Three Suggestions To Focus on Property Planning With Your Mother and father – New York Property Planning Lawyer Weblog – Jan 17, 2021
While many members of the Baby Boomer generation consider millennials to be in their own right, the millennial age group has matured. Something Millennials are even currently in their early 40s. This means that many millennials are reaching a point where they have difficult conversations with their parents about estate planning. While many people mistakenly believe that estate planning is just the process of determining who should receive what assets and how debts will be paid after a person dies, estate planning also involves deciding who will make decisions about incapacity for work and other critical goals should life problems. To better prepare you for a conversation with your parents, this article discusses some important estate planning tips that you should remember.
# 1 – What documents do you need to prepare?
Wills are critical to solving problems with the estate of a loved one after their death. There are also other types of critical paperwork your parents should prepare while they are still alive. These documents include things like proxies, wills, and powers of attorney. Preparing these documents is critical, especially if your loved one has Alzheimer’s or dementia. You should also know where your parents keep all of these records. You should also ask your parents to make a list of account passwords.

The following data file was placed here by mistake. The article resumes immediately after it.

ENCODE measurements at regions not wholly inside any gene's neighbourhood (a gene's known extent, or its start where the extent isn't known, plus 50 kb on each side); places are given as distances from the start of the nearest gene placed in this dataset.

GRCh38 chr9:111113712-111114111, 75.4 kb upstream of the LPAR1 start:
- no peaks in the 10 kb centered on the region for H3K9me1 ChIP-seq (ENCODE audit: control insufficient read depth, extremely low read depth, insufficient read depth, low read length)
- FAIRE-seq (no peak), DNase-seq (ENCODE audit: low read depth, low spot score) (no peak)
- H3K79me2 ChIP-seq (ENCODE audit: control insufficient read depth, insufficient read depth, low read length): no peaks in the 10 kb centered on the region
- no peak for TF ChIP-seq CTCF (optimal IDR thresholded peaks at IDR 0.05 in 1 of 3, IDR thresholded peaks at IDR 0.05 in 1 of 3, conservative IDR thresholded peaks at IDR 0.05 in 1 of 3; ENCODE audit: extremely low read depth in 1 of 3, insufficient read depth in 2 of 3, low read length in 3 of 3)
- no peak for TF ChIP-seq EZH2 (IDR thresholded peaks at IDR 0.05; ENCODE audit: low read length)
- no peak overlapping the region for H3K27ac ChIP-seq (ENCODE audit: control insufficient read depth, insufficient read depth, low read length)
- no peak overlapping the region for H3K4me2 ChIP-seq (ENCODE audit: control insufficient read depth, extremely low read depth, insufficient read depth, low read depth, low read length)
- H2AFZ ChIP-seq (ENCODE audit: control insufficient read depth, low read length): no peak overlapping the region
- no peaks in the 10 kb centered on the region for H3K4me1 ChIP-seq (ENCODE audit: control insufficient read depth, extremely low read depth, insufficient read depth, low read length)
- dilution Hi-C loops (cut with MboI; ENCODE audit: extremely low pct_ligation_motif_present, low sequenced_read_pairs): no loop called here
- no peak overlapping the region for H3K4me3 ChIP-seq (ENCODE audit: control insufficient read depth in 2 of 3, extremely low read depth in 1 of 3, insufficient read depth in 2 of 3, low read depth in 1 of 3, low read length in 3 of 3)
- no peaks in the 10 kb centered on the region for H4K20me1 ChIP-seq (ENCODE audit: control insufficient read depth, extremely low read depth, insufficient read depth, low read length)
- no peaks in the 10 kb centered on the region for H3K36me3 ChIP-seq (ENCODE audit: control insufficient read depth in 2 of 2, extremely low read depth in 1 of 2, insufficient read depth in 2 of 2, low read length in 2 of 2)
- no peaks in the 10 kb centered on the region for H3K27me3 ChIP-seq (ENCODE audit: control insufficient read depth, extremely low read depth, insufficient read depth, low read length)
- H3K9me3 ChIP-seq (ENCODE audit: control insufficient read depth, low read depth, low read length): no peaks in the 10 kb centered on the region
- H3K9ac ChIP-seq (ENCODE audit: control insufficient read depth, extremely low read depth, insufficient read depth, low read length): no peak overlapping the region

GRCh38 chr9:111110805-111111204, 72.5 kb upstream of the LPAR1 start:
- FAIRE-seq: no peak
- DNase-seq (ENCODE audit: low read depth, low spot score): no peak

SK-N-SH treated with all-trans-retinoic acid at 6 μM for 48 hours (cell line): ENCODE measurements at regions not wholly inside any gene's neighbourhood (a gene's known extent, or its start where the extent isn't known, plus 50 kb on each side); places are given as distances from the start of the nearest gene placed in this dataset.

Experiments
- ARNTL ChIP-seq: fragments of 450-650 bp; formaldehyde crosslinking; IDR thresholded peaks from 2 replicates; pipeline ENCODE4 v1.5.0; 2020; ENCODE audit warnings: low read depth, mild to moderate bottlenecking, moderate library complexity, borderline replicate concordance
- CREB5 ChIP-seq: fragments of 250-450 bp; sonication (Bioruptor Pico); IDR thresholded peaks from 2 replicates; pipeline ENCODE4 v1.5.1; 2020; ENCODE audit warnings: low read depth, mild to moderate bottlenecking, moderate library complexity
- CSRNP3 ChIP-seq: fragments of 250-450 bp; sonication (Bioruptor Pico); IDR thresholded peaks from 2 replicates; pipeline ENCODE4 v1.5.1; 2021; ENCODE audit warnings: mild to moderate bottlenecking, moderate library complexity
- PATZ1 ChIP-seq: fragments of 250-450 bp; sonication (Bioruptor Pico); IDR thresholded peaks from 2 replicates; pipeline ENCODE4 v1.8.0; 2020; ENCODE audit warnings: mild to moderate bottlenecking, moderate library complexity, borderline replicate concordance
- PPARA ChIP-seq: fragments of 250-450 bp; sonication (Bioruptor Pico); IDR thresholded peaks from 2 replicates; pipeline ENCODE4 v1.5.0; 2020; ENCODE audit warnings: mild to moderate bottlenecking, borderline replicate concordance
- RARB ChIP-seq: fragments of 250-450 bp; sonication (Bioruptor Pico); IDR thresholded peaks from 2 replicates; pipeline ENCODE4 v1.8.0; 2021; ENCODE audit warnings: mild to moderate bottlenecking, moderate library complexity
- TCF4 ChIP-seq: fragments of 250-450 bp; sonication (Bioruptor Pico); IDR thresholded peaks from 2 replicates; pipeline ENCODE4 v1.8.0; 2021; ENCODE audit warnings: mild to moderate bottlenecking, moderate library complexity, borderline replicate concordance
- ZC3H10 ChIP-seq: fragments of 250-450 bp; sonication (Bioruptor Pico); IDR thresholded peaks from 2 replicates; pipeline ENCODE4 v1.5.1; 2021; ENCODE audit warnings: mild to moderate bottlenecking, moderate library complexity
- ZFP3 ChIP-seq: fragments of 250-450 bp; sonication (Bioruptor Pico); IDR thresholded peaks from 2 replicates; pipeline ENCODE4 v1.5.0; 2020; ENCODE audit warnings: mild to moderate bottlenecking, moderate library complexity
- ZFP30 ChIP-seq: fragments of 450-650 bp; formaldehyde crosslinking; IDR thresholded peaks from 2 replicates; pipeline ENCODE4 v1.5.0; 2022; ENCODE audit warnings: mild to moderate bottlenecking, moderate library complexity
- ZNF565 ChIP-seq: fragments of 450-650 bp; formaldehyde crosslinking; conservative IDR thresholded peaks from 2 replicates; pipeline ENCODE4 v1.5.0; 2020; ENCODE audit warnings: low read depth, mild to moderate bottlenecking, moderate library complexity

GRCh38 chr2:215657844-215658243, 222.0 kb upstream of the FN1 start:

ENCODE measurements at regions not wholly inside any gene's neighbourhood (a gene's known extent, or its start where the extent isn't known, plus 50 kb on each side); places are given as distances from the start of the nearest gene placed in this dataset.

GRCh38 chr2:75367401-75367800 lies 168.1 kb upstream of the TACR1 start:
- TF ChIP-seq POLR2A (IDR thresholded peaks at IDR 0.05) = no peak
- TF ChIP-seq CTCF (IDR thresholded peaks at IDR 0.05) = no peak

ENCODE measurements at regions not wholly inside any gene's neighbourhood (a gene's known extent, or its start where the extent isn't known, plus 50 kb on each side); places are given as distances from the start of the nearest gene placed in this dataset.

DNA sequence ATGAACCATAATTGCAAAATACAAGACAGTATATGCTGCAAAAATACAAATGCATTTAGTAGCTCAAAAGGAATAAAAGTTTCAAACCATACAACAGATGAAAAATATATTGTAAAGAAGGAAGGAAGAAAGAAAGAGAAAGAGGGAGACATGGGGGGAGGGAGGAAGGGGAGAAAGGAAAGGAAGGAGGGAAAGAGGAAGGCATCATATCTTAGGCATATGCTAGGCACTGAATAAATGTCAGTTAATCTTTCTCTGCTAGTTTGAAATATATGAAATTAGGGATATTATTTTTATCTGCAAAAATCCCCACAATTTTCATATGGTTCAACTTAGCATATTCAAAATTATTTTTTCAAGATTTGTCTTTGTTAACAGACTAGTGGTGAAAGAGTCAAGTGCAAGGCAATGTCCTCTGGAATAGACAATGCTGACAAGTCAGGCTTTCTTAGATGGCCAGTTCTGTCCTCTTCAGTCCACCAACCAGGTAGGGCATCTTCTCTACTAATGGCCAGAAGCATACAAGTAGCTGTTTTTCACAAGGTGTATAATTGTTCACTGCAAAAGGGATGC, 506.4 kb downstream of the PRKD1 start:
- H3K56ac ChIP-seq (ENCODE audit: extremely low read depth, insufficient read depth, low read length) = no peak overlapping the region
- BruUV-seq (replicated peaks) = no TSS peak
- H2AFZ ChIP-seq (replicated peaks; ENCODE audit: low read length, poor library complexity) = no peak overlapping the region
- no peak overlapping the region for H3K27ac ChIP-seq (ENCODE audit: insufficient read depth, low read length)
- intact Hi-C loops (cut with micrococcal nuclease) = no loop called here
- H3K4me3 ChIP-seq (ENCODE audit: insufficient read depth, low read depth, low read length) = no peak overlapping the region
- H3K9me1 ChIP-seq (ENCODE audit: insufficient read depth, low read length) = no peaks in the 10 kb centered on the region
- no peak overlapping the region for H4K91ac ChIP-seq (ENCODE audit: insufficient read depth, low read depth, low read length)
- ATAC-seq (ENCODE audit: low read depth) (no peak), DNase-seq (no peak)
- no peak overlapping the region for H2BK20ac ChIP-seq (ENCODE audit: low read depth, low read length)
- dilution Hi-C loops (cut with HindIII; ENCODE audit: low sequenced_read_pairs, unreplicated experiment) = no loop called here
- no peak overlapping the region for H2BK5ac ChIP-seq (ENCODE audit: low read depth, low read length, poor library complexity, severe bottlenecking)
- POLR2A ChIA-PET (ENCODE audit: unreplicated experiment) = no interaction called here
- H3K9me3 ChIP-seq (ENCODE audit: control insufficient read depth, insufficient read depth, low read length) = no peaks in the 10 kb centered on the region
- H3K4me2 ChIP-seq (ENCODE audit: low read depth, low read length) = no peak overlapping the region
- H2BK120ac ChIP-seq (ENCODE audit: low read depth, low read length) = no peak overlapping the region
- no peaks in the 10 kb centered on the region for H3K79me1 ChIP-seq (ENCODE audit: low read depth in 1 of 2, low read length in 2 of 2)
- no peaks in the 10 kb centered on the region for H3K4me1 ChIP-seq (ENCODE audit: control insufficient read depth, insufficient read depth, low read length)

# 2 – Create a strategy to invoke the conversation
It is not easy to talk to a loved one about estate planning or end-of-life problems. However, these conversations are the best way to reduce any fears and uncertainties about the situation. Remember, if your parents are experiencing a health crisis or are mentally challenged, it is too late to prepare some vital estate planning documents. A helpful strategy is to simply ask your parents questions about the nature of their estate plan. In this situation, you often know very quickly whether your loved one has an estate plan or not. Another option, especially if you have a family history of illnesses leading to intellectual disability, is to say that you are concerned about the family history and want to make sure your loved one has an inheritance plan.
# 3 – Help, but don’t exert too much control
Estate planning materials are critical to both you and your parents in achieving your estate plan. However, if your parents challenge you and refuse to discuss the terms of your estate plan, there is not much you can do. If your parents refuse to discuss the terms of their estate plan with you, you won’t have many options. You shouldn’t push your parents into creating their inheritance plan. Instead, all you should do is be encouraging and reminding of the risks of not creating an estate plan.
Talk to an experienced estate planning attorney
Proper estate planning is not easy. If you or a loved one needs help controlling this process, it should be